LITTLE DRIFFIELD, in the parish of Great Driffield, and 1 mile from it to the North West.
This is the burial place of Alfred, or Alchfrid, king of Northumberland, who died here in the year 702, and to perpetuate whose memory a tablet, with the following inscription, is placed on the South side of the chancelWITHIN THIS CHANCEL LIES INTERRED THE BODY OF ALFRED, KING OF NORTHUMBERLAND, WHO DEPARTED THIS LIFE, JANUARY 18, A.D. 702, IN THE 20TH YEAR OF HIS REIGN. Statutum est omnibus semel mori. ( It is appointed for all once to die.)It is believed, that there was here at the time of this monarch's death a royal palace, where he died after a long illness. But it is also said, that he died of wounds received in battle, at Ebberston, near Scarborough. That this neighbourhood has at one time been the theatre of extensive military operations, is manifest from the numerous tumuli in the neighbourhood, called, "The Danes' Graves;" but we search in vain for any well authenticated historical proof, that the Saxon monarch fell in battle either here or elsewhere; and William, of Malmesbury states distinctly, that he died of a painful disease, which was regarded as a visitation of Providence towards the king, for expelling Saint Wilfrid from his dignity and possessions. An idle story, published at the instance of persons whose rank and education ought to have taught them better, has been propagated, and found its way into many publications, to the effect that in the year 1784, the Society of Antiquarians in London, sent a deputation to this place, to search for the body of the king, (which king they have converted into Alfred the Great, who died 200 years after the Northumbrian monarch.) The deputation, it is added, began their labours on the 20th of September, & terminated them with complete success; for, after digging some time within the chancel, they found a stone coffin, on opening which the entire skeleton of that prince presented itself, with a great part of his steel armour. The Antiquarians who searched for the remains of Alfred, consisted of a party of gentlemen, from Driffield, at the head of whom was a worthy Baronet, but the investigation terminated in entire disappointment -no stone coffin -no steel armour -in fact, no relic whatever of that monarch was found; and the self appointed delegation, probably to blunt the edge of ridicule to which they might have been exposed, vamped up this fabrication, which a regard for the fidelity of history has induced us to explode, on the authority of the worthy clergyman who at present fills the office of perpetual curate. In the year 1807, when the church of Little Driffield was taken down and rebuilt, the Rev. gentleman to whom we have just alluded made another search, but in vain, for the remains of Alfred. When the foundations were bared, it was found that the church and the chancel had both been contracted in size, and that if Alfred had really been interred near the North wall, upon which the inscription was formerly painted, that his remains must now be in the church yard. Of the inscription itself the origin is not known; but it is known, that it has been twice renewed within the memory of man, and that it has undergone various modifications. The church of Little Driffield is a discharged vicarage, with Great Driffield, dedicated to St Peter, of which the Rev. Richard Allen is the perpetual curate. There are here four annual fairs, held by charter from king Alfred, on Easter Monday, Whit Monday, the 16th. of August, and the 19th of September, for horses, horned cattle, and sheep. Pop. 75.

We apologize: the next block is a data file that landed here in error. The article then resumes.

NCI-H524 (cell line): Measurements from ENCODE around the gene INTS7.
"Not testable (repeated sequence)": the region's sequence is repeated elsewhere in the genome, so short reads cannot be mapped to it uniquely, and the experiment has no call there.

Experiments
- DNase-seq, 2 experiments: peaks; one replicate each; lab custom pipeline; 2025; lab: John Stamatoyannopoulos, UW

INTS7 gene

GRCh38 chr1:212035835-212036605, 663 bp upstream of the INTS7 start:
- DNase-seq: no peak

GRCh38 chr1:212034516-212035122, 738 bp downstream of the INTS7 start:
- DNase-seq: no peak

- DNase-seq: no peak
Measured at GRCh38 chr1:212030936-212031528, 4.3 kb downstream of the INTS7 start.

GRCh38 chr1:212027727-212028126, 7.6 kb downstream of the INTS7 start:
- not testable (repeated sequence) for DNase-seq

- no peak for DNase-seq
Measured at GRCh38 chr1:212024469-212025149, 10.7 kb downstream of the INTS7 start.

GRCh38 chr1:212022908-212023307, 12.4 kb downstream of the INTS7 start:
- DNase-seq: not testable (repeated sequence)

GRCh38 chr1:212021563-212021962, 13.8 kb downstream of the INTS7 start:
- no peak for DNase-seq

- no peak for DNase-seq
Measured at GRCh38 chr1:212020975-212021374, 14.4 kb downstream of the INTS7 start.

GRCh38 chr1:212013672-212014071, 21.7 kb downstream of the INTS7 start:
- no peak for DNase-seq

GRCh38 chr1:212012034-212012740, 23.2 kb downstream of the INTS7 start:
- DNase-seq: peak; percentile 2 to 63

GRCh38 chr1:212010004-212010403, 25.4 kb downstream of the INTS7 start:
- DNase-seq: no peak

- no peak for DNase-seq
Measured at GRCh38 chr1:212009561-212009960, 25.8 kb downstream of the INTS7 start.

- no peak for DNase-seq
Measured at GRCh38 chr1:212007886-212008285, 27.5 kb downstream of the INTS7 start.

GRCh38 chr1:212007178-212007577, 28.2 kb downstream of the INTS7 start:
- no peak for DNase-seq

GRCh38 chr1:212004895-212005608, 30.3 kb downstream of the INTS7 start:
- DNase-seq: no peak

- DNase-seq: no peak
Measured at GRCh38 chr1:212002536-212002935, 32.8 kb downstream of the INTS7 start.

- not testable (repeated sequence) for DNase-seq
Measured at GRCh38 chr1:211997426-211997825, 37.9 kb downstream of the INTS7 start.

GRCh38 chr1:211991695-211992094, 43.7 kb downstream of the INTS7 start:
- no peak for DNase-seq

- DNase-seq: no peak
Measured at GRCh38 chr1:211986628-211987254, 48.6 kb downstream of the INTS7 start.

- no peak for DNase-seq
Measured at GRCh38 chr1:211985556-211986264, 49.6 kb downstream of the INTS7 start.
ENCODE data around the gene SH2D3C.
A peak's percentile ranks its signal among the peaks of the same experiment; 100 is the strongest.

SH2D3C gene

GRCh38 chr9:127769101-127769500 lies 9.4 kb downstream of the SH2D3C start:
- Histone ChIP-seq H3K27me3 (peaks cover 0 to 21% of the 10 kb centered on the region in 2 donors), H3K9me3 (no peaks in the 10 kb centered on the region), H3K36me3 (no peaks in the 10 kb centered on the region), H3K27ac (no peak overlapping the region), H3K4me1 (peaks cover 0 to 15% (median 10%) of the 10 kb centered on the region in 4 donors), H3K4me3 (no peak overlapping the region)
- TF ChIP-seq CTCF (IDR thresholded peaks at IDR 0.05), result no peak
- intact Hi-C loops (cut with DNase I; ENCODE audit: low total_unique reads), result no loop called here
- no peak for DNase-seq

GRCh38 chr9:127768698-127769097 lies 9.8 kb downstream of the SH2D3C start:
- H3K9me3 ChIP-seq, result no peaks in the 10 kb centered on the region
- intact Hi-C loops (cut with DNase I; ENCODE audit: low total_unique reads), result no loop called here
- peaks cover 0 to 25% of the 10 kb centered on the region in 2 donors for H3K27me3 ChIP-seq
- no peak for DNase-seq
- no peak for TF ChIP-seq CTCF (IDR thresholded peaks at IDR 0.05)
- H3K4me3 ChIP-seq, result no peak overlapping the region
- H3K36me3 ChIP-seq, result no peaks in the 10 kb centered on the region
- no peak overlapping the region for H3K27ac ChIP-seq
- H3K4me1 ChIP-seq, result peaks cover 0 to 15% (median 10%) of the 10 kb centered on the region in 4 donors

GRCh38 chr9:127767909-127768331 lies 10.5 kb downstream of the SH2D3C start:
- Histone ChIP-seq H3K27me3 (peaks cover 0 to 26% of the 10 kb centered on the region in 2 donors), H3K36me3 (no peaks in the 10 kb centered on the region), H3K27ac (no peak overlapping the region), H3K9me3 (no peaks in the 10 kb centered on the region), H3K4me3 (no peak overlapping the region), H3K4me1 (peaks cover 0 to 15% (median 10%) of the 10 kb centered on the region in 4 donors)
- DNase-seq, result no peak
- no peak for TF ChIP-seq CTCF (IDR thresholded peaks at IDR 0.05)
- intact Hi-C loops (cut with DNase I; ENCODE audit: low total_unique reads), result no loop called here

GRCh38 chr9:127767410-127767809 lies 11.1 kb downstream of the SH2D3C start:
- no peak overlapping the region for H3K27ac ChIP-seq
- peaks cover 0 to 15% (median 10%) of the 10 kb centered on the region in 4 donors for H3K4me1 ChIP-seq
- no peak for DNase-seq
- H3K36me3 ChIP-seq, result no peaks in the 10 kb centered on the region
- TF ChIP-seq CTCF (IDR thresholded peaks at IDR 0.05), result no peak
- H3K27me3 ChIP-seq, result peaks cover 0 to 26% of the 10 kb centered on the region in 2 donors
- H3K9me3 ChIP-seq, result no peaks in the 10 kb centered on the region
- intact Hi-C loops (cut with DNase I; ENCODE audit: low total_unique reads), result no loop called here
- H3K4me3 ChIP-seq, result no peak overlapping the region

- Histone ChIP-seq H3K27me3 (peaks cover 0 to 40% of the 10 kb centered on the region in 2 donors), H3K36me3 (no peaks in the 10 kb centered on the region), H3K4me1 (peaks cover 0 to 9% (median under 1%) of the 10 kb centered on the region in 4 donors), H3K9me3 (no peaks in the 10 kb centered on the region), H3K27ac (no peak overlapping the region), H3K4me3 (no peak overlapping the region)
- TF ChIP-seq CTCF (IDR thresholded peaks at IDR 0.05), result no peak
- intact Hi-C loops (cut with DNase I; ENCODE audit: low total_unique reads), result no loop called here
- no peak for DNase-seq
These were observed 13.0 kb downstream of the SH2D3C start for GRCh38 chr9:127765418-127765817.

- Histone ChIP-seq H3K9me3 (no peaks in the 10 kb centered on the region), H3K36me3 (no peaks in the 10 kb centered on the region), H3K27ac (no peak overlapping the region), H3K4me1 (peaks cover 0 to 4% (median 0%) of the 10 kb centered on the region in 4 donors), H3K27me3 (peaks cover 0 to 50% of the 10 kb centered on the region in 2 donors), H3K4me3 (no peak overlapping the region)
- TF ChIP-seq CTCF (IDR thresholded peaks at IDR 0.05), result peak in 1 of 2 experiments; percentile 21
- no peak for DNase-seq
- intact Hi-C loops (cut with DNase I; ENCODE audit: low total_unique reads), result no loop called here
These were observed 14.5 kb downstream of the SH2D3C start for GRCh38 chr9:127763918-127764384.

A note with respect to the dedication of the church:
There seems to be both confusion and changes involved with the dedication of the church. You will see above that Baines gives it as St. Peter (1823), and also Bulmer's 1892 gives it as St. Peter. I have a Penguin book of 1972 which also gives it as St. Peter. I am told that people who have worshipped in the church for 70 years have never known it as anything but St. Mary! There follows a short quote from A short history of St. Mary - Little Driffield in the Diocese of York by Dr. David Neave of Hull University:-
"Throughout the centuries there has been some change in dedication, but no authorisation can be found. The earliest reference to dedication is to St Mary in a will of 1454. A further reference in Sharp's Mas c1700-1700 is likewise to St Mary, but thereafter the reference is to St Peter until the late 19th century, when the title St Mary is again used." [Colin Hinson, Jan 2001]
[Description(s) edited mainly from various 19th century sources by Colin Hinson. ©2010]